This week is the super climate week in Brussels: Greta Thunberg is in town, the Commission has just presented its long-awaited and much-commented climate law, the Environment Council is meeting tomorrow.
All this happens in a context of emergency that sees the impact of global warming on a steep increase worldwide. This super climate week also takes place in the context of acute coronavirus fears.
There are similarities between the two: one is a fast-paced virus, the other a slightly slower-moving environmental disaster, but it offers insight into how ready countries are to respond to global threats.
Answering climate and coronavirus emergencies requires global cooperation, a need for UN governance and country leadership. This is where Germany comes in.
As far as the coronavirus is concerned, Berlin has been swift to put in place efficient health and communication policies. When it comes to climate, however, much is still unclear, and this with only a few months left before the German Presidency of the EU starts in July.
As French MEP and chair of the assembly’s environment committee (ENVI) Pascal Canfin said, so much will depend on Germany’s willingness to move fast, climately speaking, and that’s entirely in the hands of Angela Merkel.
“If she cares about her legacy as Germany’s climate Chancellor, she will push for an agreement on the 2030 target in time for Glasgow [where the crucial COP26 will take place]. So the ball is in her court,” he said.
As it is, the German foreign ministry, or ‘AA’ in Berlin’s political jargon, is currently putting together the proposals sent from the different ministries in order to define Germany’s road map for its EU presidency. It should presumably be ready by the end of this month, the official presentation being scheduled in June.
Nothing big has come out so far, only that the German presidency will closely stick to the EU Green Deal, that the EU-China summit in Leipzig this September is still on, and that German officials see it as a moment for Merkel to restore her own tattered climate leadership mantle and seal a global emissions pact between China and the EU.
Now, this is in sharp contrast to the domestic situation.
Twenty years ago, on 25 February 2000, the Bundestag passed the Renewable Energy Sources Act (EEG), the legislative tool that sparked the now widely known Energiewende.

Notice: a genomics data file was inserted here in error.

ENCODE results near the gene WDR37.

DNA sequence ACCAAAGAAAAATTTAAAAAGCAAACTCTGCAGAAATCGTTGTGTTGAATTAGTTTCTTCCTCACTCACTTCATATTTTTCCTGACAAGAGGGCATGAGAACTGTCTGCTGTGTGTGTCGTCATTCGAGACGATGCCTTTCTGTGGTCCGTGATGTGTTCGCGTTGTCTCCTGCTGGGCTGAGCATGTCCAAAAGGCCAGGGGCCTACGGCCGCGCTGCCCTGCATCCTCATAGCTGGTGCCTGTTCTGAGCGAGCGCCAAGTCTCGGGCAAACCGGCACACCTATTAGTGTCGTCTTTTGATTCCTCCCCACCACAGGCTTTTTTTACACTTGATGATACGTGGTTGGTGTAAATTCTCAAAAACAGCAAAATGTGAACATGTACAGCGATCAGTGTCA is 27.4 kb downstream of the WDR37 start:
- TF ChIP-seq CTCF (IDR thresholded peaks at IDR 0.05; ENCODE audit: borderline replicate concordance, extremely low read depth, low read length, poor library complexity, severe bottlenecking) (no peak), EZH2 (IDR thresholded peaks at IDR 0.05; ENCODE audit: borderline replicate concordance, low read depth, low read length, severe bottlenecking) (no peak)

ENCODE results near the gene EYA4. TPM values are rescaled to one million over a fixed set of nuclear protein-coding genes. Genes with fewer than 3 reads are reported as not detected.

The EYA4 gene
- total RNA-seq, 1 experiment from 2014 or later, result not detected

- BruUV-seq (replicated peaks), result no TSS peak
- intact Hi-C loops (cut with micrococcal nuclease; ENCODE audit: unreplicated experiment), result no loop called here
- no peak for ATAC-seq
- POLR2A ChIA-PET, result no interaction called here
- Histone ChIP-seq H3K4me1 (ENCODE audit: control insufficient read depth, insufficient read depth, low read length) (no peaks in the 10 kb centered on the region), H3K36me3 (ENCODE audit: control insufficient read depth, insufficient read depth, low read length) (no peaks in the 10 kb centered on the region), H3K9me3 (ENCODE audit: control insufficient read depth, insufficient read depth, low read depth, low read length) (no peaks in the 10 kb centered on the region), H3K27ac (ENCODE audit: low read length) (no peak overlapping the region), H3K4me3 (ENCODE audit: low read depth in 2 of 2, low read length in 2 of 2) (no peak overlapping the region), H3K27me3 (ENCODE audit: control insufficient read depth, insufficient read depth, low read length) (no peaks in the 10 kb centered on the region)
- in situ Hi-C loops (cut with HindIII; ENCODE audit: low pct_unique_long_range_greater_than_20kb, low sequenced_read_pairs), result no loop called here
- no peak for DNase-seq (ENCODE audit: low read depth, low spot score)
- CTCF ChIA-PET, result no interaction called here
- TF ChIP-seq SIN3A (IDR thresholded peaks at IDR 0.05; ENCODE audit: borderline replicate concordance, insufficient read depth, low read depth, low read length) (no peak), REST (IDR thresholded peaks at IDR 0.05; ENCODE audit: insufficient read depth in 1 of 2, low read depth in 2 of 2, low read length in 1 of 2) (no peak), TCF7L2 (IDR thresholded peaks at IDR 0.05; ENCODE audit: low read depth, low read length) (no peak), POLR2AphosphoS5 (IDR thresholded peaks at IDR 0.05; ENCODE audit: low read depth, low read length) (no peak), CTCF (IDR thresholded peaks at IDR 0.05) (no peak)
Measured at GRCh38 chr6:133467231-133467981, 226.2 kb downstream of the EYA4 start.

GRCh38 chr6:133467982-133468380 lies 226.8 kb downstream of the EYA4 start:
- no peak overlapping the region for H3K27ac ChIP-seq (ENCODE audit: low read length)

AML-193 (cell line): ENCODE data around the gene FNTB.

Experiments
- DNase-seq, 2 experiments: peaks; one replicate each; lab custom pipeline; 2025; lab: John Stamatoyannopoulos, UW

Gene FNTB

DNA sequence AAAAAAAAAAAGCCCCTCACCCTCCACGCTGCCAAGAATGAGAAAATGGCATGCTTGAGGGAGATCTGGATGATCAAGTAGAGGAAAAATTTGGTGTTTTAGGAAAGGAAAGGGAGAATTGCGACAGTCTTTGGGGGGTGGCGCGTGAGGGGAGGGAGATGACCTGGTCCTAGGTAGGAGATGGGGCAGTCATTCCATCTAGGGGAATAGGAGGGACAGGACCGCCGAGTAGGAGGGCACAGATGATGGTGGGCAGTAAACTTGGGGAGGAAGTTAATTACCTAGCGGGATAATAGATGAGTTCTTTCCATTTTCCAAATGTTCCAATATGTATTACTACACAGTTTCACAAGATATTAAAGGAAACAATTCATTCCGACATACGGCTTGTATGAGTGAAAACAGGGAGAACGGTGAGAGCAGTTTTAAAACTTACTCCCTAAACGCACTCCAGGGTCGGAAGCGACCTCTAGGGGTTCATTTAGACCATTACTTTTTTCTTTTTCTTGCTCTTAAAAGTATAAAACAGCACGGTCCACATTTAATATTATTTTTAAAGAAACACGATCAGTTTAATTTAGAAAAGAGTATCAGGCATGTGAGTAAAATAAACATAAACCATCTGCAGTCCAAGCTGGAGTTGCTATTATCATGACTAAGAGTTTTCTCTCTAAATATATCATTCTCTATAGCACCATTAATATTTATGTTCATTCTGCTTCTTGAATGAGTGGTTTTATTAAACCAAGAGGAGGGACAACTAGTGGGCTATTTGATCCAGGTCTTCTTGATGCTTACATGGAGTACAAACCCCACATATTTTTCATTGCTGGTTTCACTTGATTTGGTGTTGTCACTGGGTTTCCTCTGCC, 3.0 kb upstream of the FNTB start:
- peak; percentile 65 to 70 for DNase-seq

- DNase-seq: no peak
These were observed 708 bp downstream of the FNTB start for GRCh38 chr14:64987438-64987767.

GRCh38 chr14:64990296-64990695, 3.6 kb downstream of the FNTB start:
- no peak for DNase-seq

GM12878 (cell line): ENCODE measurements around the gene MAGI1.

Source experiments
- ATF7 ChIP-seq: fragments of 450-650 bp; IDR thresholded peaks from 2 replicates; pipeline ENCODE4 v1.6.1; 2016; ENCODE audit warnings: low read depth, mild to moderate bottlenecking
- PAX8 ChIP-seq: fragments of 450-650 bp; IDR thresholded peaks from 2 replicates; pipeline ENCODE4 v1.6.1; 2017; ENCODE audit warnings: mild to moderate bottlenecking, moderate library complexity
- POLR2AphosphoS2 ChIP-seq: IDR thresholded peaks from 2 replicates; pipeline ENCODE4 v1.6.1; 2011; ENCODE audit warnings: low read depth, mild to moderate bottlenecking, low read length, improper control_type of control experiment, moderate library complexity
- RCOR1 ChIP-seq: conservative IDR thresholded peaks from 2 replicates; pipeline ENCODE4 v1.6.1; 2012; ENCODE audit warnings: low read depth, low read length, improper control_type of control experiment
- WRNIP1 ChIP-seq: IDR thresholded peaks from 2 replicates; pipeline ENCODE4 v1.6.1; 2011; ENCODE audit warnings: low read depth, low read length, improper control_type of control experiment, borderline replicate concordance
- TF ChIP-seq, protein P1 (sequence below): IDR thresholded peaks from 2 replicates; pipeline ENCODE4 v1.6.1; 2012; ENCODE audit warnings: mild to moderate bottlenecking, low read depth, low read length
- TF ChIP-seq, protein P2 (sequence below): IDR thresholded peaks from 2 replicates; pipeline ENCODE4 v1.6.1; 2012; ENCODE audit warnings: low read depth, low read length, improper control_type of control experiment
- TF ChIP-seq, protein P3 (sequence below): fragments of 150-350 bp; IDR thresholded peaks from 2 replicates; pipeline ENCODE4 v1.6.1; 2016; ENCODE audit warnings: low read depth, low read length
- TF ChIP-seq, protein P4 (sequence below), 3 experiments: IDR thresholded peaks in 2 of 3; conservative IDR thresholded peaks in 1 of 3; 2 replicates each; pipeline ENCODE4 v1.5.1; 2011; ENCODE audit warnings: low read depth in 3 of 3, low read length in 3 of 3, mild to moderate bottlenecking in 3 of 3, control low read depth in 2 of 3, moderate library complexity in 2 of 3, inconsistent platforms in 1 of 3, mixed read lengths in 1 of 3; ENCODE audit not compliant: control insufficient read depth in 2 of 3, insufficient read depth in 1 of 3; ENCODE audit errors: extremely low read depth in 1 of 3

Why does it matter? The EEG was a parliamentary initiative, it did not come from the government. It was passed in the Bundestag with the votes of SPD and Bündnis 90/Die Grünen, against the votes of CDU, CSU and FDP. MP Hermann Scheer from the SPD could organise the necessary political majority in a parliamentary group where many coal supporters sat.
The EEG sparked great civic involvement by private individuals, farmers, energy communities, SMEs and public utilities.
This public participation translated into an expansion rate of green electricity that far exceeded the government’s targets. In 2000, the target of 12% was set for 2010, it was exceeded at 17%. Under Chancellor Merkel, a target of 30% by 2020 was announced in 2010; 43% was already achieved in 2019.
This shows where the initiative comes from: from the German public and not from the government. With climate emergency now a solid geopolitical reality and a strong push of the Greens at home, the Klimakanzlerin is needed at home and abroad more than ever.
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The European Commission officially unveiled its Climate Law, aimed at making the EU carbon neutral by 2050. But Swedish climate activist Greta Thunberg criticised the plan as a “surrender”.
The EU’s executive wants to look at all greenhouse gases responsible for global warming and not just carbon dioxide, European Commission vice-president Frans Timmermans said in response to criticism by teen activist Greta Thunberg.
Train travel could be given special attention in 2021 as part of the EU executive’s Green Deal environmental agenda, suggesting that next year should be the ‘European Year of Rail’.
The European Defence Agency confirmed that one of its staff members has tested positive for novel coronavirus (COVID-19) and it therefore cancelled all meetings to be held at its premises until 13 March as a precautionary measure.
The EU’s Rapid Alert System for monitoring serious cases of disinformation has been put into use following a series of online campaigns surrounding the deadly coronavirus outbreak, the European Commission has confirmed.
Look out for…
Informal meeting of EU defence and foreign ministers in Zagreb.
Views are the author’s
[Edited by Zoran Radosavljevic]